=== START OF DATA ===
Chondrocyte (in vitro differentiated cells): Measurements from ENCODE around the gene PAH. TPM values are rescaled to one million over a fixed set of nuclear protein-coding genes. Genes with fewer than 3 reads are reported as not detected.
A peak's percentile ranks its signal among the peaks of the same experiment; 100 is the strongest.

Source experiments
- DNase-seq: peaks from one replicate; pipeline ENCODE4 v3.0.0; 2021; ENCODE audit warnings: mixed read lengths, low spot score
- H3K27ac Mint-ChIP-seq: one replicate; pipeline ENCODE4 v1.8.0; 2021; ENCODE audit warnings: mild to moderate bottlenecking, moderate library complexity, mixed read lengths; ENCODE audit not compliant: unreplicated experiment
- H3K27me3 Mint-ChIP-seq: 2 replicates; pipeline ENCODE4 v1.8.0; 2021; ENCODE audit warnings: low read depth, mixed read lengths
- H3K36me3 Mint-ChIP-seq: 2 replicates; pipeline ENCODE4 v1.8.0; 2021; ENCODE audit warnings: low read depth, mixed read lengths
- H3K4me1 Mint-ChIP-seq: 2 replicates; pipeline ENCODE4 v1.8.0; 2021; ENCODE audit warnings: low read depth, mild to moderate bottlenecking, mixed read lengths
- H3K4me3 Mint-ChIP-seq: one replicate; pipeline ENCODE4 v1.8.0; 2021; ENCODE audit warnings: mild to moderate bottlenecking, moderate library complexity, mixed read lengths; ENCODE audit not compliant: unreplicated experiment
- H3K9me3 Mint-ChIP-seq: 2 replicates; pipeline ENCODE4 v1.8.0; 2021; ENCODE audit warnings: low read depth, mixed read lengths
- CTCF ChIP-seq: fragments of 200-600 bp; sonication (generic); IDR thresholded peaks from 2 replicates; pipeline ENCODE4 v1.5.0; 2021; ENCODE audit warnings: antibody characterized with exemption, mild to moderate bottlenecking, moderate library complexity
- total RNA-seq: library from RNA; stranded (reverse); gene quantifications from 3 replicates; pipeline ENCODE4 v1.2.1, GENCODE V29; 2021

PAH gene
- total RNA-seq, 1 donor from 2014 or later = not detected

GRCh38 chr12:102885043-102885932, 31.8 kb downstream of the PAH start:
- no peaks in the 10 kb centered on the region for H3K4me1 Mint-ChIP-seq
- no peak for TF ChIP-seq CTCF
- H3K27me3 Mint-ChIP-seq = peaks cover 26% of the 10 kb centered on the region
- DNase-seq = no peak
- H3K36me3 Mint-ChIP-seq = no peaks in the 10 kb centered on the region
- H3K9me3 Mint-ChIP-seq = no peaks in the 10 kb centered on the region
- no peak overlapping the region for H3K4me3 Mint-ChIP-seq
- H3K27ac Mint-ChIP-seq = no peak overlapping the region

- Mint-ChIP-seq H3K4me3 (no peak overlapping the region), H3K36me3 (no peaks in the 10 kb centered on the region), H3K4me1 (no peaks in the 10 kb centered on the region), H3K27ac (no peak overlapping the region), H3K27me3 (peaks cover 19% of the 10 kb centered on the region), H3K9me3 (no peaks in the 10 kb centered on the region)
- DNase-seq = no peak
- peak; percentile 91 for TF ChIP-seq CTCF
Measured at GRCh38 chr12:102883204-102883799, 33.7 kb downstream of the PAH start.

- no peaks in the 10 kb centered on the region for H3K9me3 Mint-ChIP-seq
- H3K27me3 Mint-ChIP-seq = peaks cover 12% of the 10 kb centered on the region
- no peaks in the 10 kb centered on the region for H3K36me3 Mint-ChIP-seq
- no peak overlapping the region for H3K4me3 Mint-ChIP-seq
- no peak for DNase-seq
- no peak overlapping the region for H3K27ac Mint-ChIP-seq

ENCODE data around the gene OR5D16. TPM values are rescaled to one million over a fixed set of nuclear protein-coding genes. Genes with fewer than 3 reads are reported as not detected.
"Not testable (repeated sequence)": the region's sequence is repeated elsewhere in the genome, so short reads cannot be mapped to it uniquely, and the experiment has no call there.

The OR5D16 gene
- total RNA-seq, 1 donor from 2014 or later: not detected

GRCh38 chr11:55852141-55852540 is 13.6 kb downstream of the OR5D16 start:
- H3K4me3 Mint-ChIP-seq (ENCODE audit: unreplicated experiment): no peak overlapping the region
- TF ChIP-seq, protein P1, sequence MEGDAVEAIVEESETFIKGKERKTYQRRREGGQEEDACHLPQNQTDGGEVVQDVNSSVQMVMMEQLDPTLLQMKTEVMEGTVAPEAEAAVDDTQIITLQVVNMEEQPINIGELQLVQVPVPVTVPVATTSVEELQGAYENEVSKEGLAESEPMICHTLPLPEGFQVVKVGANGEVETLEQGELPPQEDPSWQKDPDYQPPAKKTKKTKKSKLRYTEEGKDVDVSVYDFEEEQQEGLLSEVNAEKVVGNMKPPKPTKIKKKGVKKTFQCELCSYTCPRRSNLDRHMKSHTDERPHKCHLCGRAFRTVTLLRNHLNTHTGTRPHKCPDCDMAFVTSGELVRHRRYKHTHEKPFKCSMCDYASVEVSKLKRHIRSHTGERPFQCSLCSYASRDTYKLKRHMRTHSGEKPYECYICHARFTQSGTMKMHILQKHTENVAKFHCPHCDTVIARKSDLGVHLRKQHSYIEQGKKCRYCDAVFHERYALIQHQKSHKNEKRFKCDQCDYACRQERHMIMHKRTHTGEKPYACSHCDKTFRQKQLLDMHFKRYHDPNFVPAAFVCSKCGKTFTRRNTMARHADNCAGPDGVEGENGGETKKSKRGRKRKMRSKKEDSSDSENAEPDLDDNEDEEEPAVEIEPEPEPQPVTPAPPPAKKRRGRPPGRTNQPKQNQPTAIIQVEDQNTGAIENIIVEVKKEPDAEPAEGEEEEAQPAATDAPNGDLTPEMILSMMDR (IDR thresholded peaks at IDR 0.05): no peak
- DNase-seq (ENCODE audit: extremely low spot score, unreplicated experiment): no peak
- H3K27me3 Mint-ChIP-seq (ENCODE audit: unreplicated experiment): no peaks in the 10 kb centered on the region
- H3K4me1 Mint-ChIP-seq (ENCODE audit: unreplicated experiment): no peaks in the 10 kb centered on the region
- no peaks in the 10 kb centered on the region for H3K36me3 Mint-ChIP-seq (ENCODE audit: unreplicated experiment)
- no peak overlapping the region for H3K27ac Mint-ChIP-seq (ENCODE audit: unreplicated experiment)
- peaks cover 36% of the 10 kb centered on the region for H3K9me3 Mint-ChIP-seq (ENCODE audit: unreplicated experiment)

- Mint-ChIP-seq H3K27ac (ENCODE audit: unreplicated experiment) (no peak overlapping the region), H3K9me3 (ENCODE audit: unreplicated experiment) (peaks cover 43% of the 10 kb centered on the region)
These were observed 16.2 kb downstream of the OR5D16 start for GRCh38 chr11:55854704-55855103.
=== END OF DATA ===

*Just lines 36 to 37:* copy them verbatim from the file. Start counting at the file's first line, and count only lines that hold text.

The OR5D16 gene
- total RNA-seq, 1 donor from 2014 or later: not detected